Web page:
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Demi Lovato opens up feeling ‘hope’ again after in-patient mental health treatment

Demi Lovato has reflected on her personal growth after undergoing her fifth inpatient mental health treatment.

The 31-year-old singer spoke candidly about her mental health during a conversation with Dr Charlie Shaffer on Monday, while attending The Center For Youth Mental Health at NewYork-Presbyterian’s benefit gala. During the discussion, shared via People, she acknowledged the difficult outcome of her previous inpaitent mental health treatments.

“I have been to inpatient treatment five times, and it has something that every single time I walked back into a treatment center, I felt defeated,” she said.

Lovato explained that when she was at an inpatient mental health center for the fifth time, things “definitely felt different”. She then described how much she was struggling at the time, and the steps she took to improve her mental health.

“It felt like I had hit rock bottom and I just knew what I needed to do, which was to live a life in recovery. And that was something that I pushed off for so long,” the Disney Channel alum added. “I also needed the right medication. I think for me medication has helped me tremendously. It’s helped so many people tremendously.”

The “Confident” singer went on to detail how things took a turn for the better, despite how much she was struggling mentally.

“And I think I had hit another low, and I was like, ‘What am I doing wrong?’ I felt defeated. But then, when all of the key parts started to fit into place like a perfect puzzle, I started to find the light again.”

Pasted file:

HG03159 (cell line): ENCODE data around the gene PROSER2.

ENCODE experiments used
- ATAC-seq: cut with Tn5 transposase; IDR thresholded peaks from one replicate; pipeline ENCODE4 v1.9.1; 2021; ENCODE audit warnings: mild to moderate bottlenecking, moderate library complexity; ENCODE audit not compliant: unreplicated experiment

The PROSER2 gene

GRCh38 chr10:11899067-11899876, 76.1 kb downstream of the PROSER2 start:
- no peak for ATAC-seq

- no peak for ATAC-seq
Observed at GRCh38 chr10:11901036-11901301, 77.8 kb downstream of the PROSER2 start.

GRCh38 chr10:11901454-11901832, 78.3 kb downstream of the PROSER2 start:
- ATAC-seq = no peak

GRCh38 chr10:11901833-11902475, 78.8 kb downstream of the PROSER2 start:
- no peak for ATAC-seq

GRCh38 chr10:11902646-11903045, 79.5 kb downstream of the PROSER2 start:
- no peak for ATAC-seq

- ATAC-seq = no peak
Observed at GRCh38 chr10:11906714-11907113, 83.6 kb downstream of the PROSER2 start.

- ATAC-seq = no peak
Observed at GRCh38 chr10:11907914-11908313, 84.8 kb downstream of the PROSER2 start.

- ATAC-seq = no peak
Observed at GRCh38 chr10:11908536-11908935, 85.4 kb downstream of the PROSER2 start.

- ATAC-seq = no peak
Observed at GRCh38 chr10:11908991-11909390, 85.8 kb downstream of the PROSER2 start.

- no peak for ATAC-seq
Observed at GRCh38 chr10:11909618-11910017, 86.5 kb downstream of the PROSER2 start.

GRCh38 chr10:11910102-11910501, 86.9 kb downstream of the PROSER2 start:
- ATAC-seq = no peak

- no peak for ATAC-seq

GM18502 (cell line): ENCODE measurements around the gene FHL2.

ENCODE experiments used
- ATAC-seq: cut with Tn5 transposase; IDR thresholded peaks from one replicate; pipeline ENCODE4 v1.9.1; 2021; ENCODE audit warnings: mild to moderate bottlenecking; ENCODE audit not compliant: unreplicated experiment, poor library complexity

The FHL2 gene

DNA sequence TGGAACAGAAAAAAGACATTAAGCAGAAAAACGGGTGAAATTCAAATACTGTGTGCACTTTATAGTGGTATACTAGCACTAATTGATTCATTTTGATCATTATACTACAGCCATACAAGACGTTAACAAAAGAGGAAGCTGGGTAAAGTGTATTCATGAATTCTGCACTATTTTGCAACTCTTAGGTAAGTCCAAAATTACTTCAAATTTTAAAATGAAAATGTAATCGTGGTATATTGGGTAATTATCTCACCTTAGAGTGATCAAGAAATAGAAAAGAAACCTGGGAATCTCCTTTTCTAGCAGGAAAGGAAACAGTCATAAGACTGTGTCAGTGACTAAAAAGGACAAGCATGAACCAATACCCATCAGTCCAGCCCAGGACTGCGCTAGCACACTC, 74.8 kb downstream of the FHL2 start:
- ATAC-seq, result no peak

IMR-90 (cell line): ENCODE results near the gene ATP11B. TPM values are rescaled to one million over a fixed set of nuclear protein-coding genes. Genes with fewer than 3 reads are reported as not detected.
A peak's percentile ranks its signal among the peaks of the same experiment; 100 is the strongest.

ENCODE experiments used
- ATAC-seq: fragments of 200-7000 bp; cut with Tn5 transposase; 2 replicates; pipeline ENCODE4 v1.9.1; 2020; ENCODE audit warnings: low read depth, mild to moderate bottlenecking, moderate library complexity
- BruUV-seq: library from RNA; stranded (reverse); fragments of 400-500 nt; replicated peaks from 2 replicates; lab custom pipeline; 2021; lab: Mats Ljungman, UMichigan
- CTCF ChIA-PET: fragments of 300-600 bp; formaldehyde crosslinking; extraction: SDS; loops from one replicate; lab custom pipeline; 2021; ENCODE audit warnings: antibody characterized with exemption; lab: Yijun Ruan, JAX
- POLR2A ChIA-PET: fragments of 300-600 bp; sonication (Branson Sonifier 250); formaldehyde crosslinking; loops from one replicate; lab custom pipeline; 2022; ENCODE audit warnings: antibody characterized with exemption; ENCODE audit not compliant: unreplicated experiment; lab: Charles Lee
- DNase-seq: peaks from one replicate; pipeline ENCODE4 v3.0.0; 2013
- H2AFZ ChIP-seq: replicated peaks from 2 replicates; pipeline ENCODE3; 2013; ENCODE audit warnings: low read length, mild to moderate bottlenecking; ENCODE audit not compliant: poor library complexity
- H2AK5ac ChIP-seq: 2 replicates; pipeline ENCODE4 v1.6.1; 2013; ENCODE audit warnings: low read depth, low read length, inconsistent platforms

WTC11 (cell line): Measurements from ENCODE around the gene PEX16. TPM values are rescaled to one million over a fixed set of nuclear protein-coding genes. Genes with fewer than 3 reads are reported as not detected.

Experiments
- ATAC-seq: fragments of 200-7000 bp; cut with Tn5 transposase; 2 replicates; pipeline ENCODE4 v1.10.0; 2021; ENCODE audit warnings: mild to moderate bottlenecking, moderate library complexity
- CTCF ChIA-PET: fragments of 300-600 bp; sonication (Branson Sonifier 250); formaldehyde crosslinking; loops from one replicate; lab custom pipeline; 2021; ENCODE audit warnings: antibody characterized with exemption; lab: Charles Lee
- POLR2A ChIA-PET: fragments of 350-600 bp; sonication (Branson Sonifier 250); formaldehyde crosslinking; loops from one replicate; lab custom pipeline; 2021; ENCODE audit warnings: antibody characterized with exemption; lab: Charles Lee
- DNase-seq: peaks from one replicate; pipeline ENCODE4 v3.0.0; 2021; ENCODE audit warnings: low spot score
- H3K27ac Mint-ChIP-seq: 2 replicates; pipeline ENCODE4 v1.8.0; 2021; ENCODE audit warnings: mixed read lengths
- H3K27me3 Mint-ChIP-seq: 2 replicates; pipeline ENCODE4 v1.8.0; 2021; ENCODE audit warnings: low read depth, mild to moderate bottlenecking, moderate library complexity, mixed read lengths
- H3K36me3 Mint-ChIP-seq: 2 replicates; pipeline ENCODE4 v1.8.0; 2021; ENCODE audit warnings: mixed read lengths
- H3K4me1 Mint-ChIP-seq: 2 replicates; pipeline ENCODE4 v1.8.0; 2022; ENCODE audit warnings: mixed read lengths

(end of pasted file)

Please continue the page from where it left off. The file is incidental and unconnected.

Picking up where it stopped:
Lovato further acknowledged how important it was for her to put in the work and make connections with her peers, during her time at the treatment centers, since that helped her feel more hopeful.

“I think the glimmer of hope was when I started putting in the work and I started to, whether it was work, a program, or talk to my treatment team and build relationships there,” she explained.“ I think the glimmer of hope started to change when I started to find joy in the little things in life. And that was something that was so foreign to me before because I was so used to, so used to not seeing hope.”

Lovato also expressed that her mental health isn’t her “identity”, noting that when she did the inpatient mental health treatment for the first time, she realized that this experience didn’t define who she was. However, she still acknowledged that those challenges have made her the person that she is today.

“It’s just a part of what makes me me, meaning my struggles have shaped me into the pottery that you see today, but it’s never become my identity since then,” she explained. “It’s just become something about me that makes me a little interesting, I guess you could say.”

This isn’t the first time that Lovato has opened up about her mental health. During an appearance at the Hollywood & Mind Summit in Los Angeles last year, she reflected on being diagnosed with bipolar disorder and why that was such a relief for her.

“I was so relieved that I had finally had a diagnosis,” she said at the event in May 2023. “I had spent so many years struggling, and I didn’t know why I was a certain way in dealing with depression at such extreme lows, when I seemingly had the world in front of me just ripe with opportunities.”

She then recalled moments where she’d struggled to understand her feelings, such as when she was a teenager and watching her fans wave to her out of the window of a tour bus.

“It was things like, I remember being 15 years old on a tour bus and watching fans follow my bus with posters and trying to get me to wave outside the window. And all I could do was just sit there and cry,” Lovato, who was diagnosed with bipolar disorder in 2011, recalled. “And I remember being in the back of my tour bus watching my fans and crying and being like: ‘Why am I so unhappy?’”

If you have been affected by this article, you can contact the following organisations for support: actiononaddiction.org.uk, mind.org.uk, nhs.uk/livewell/mentalhealth, mentalhealth.org.uk. If you are in the US, you can reach out to SAMHSA at this link:https://www.samhsa.gov/find-help/national-helpline or call 1-800-662-4357

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